When it seems like winter will never lose its icy grip, the dainty goblet-shaped crocus pushes through the snow to put on a show of colorful revival. If you are not planting this perennial bulb, you are missing an early season of delight.
From snow crocuses (the first to bloom) to giant Dutch crocuses, all just 2 to 4 inches tall, these blooms offer a variety in color (pinks, reds, oranges, yellows, purples, blues, and more) that stand out against the bleak late-winter landscape. Many have strong perfumes that lure bees out of their hives in February or March.
Small bulbs like crocus not only provide winter garden color, but they naturalize, meaning that they spread and come back year after year—with minimum care—for an ever-larger display. As as a bonus, deer, squirrels, and rabbits rarely bother early little bulbs.
- Before the ground freezes in the fall, early bulbs can be planted most anywhere, except in the dense shade on the north side of buildings.
- Make sure the soil drains well, because bulbs will rot in soggy ground.
- Work in organic matter such as compost, peat or a substitute, such as shredded leaves to a depth of at least 10 inches.
- Plant crocus bulbs 3 to 4 inches deep (with the pointy end up). After planting, water well.
- Plant bulbs in groups or clusters rather than spacing them in a single line along a walkway or border. Single flowers get lost in the landscape.Plant a few inches apart, and plant in groups of 10 or more.
- Consider planting crocuses in lawns and meadows where they can form carpets, or mass them in the frost of flower beds along the edge.
- Plant taller bulbs and spring-flowering shrubs behind the early bulbs for color contrast.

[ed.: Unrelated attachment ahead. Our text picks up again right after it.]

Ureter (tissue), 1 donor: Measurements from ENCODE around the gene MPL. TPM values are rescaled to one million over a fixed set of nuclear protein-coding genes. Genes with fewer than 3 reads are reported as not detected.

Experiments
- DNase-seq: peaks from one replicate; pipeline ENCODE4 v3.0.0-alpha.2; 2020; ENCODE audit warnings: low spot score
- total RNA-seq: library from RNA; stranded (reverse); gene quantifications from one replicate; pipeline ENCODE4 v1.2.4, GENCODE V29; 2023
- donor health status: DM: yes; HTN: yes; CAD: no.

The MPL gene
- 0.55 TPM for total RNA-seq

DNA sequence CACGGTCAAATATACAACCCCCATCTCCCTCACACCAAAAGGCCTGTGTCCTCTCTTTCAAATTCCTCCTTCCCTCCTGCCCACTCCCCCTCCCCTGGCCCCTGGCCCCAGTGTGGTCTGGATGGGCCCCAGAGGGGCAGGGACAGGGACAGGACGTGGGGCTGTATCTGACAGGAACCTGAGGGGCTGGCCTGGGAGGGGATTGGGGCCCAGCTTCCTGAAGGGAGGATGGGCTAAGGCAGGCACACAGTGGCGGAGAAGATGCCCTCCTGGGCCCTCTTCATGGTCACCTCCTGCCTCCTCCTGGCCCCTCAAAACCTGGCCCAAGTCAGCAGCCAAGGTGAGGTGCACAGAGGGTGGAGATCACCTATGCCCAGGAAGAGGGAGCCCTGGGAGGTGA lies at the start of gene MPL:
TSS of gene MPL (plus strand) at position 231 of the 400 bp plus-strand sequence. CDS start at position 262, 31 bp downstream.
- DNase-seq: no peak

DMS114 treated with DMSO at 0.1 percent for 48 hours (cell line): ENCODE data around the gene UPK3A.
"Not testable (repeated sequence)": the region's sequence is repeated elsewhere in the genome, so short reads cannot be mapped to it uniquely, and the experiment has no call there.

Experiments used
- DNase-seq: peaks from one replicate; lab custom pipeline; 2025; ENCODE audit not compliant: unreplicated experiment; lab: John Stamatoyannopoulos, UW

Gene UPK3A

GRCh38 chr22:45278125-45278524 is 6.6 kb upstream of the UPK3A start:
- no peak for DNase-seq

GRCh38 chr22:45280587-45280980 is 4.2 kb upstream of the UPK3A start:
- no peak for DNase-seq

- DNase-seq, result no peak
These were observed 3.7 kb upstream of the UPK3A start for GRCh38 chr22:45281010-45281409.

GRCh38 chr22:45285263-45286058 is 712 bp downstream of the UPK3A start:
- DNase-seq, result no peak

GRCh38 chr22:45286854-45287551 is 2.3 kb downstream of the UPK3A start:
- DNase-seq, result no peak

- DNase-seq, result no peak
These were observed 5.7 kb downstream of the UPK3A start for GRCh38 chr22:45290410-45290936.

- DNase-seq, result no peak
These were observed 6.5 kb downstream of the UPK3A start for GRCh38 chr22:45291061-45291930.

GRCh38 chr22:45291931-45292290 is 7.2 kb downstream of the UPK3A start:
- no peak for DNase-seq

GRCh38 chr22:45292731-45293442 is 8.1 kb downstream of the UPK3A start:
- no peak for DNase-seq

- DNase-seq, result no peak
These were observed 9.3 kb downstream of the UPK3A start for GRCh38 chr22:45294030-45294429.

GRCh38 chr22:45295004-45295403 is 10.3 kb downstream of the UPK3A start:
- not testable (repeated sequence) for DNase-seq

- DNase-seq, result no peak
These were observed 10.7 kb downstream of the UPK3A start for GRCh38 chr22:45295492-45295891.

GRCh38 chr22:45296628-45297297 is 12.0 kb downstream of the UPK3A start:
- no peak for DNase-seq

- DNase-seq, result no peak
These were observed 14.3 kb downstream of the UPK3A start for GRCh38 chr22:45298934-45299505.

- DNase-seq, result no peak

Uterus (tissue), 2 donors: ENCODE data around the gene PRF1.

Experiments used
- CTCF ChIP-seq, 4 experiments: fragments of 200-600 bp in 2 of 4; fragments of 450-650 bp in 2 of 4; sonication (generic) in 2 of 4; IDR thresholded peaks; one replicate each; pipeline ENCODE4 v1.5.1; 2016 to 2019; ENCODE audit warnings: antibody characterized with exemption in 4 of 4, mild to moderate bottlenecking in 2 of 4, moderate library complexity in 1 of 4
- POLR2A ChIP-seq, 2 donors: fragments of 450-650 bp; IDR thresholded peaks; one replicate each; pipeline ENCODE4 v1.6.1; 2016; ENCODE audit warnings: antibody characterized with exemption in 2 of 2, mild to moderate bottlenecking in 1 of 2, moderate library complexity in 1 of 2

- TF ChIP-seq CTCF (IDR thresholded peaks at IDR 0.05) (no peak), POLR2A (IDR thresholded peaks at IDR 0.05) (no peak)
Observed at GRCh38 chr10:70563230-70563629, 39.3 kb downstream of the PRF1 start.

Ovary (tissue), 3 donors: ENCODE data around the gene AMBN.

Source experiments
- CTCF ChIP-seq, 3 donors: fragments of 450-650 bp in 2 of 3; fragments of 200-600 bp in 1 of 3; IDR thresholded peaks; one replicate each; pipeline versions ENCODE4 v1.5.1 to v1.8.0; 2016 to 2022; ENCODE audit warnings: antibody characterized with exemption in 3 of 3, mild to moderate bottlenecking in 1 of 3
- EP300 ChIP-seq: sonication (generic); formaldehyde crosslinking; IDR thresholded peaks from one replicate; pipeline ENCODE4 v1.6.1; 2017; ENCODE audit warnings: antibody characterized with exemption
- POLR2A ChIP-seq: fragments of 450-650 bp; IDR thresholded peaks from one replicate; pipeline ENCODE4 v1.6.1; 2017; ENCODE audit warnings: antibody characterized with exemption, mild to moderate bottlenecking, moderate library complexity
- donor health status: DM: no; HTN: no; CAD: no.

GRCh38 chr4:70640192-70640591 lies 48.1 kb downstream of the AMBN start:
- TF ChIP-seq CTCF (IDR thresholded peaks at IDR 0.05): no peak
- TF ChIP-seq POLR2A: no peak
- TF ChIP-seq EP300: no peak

- Apply a balanced fertilizer in early autumn is your spring is short and the days heat up fast; or, apply fertilizer after bulbs flower if your spring is long and temperate; bulbs will have a chance to use the extra nutrients to produce bigger carbohydrate stores.
- Through the autumn, keep crocus beds watered if weather gets dry but do not waterlog. Cover the beds with mulch before the winter.
- In late February, remove mulches from snowdrops and crocuses so the shoots can come through.
- In February and March, keep plastic milk jugs or other coverings on hand to protect the flowers of crocuses and other early bloomers against the return of severe weather.
- If you have crocuses growing in your lawn in mid-Spring, don’t mow until their leaves have died down.
- Mice, voles, and squirrels may feed on the corms. If they are a problem, consider planting crocus bulbs in buried wire cages.
- Birds sometimes pick off the flowers.
- Corms in storage are prone to rots and molds.
- ‘Bowles White’ produces white flowers with deep golden yellow throats in early spring. It grows 2 to 3 inches tall.
- ‘Flower Record’ has single pale violet flowers in spring to early summer. It grows 4 to 5 inches tall.
- ‘Pickwick’ is a striped crocus with alternating pale and dark lilac and dark purple bases. It’s 4 to 5 inches tall and blooms in spring to early summer.
- ‘Tricolor Crocus’ is a beauty. Each narrow flower has three distinct bands of lilac, white, and golden yellow. It grows 3 inches tall and blooms in late winter and early spring.
- ‘Purpureus Grandiflorus’ has abundance violet flowers with purple bases. It grows 4 to 5 inches tall and blooms spring to early summer.